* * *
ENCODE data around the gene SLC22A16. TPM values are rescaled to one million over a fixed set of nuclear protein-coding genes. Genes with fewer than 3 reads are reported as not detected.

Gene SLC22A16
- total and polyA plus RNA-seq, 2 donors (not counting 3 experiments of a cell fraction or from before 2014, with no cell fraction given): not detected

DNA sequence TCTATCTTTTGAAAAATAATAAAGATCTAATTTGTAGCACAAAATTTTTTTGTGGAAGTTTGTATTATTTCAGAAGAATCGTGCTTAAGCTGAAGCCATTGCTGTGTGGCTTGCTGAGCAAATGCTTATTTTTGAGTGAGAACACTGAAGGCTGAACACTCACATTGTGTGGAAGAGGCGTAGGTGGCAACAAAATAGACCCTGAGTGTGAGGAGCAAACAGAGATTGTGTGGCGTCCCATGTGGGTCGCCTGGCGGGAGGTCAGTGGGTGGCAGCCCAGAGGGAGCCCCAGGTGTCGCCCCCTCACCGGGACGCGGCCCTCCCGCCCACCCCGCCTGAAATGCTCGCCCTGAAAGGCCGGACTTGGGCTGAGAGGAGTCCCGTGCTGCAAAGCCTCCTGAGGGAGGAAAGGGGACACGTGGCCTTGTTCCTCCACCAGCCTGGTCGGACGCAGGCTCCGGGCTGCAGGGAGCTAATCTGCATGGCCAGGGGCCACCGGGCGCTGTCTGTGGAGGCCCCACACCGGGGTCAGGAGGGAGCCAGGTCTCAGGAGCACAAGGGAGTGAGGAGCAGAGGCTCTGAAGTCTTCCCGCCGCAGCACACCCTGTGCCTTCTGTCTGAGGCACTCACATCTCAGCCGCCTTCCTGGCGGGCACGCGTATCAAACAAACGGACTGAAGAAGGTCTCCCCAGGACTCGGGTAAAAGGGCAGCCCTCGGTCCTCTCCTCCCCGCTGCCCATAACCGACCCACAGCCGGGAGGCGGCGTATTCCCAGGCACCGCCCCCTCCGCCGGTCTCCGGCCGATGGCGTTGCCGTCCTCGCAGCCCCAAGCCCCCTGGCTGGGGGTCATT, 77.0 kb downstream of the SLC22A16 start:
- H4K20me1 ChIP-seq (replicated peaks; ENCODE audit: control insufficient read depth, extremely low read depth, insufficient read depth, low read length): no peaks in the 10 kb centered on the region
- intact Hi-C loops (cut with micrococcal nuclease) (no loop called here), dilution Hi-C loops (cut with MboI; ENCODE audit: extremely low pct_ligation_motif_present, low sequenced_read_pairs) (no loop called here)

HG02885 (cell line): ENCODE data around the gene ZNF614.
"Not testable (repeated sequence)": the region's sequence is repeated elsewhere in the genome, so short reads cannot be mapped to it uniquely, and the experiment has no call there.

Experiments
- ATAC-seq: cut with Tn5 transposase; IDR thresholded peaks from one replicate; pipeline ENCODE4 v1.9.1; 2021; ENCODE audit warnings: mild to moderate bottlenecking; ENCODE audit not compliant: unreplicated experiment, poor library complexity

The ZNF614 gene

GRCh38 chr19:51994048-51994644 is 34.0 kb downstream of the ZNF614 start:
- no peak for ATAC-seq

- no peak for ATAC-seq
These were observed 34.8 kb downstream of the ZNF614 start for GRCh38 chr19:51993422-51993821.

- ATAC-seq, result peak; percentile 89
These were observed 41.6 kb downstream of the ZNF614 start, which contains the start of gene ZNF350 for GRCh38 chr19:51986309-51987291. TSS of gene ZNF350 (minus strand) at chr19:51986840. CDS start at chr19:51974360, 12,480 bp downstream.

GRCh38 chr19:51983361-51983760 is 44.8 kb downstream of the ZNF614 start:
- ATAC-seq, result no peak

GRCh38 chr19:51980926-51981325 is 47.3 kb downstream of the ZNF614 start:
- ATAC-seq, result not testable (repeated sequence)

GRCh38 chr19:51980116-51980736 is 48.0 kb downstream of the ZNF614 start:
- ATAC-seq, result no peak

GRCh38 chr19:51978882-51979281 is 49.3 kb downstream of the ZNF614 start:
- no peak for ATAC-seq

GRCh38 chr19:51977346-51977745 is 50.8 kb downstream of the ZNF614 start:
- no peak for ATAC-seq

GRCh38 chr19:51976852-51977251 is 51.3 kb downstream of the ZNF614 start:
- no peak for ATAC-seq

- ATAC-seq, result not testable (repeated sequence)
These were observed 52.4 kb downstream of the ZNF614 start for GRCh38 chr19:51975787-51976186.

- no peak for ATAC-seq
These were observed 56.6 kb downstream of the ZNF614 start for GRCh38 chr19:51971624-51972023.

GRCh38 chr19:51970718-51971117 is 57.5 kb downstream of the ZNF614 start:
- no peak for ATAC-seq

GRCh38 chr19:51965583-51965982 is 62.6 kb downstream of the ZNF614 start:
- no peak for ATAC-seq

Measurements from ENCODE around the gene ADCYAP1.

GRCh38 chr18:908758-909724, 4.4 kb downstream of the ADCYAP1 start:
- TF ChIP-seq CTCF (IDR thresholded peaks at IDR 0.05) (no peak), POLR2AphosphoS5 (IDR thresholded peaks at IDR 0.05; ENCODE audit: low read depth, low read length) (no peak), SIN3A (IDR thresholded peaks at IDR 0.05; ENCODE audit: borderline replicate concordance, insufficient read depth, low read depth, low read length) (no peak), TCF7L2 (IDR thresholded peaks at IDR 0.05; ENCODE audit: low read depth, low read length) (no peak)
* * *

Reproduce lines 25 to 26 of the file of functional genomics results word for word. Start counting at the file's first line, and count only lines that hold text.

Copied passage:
- no peak for ATAC-seq

GRCh38 chr19:51977346-51977745 is 50.8 kb downstream of the ZNF614 start: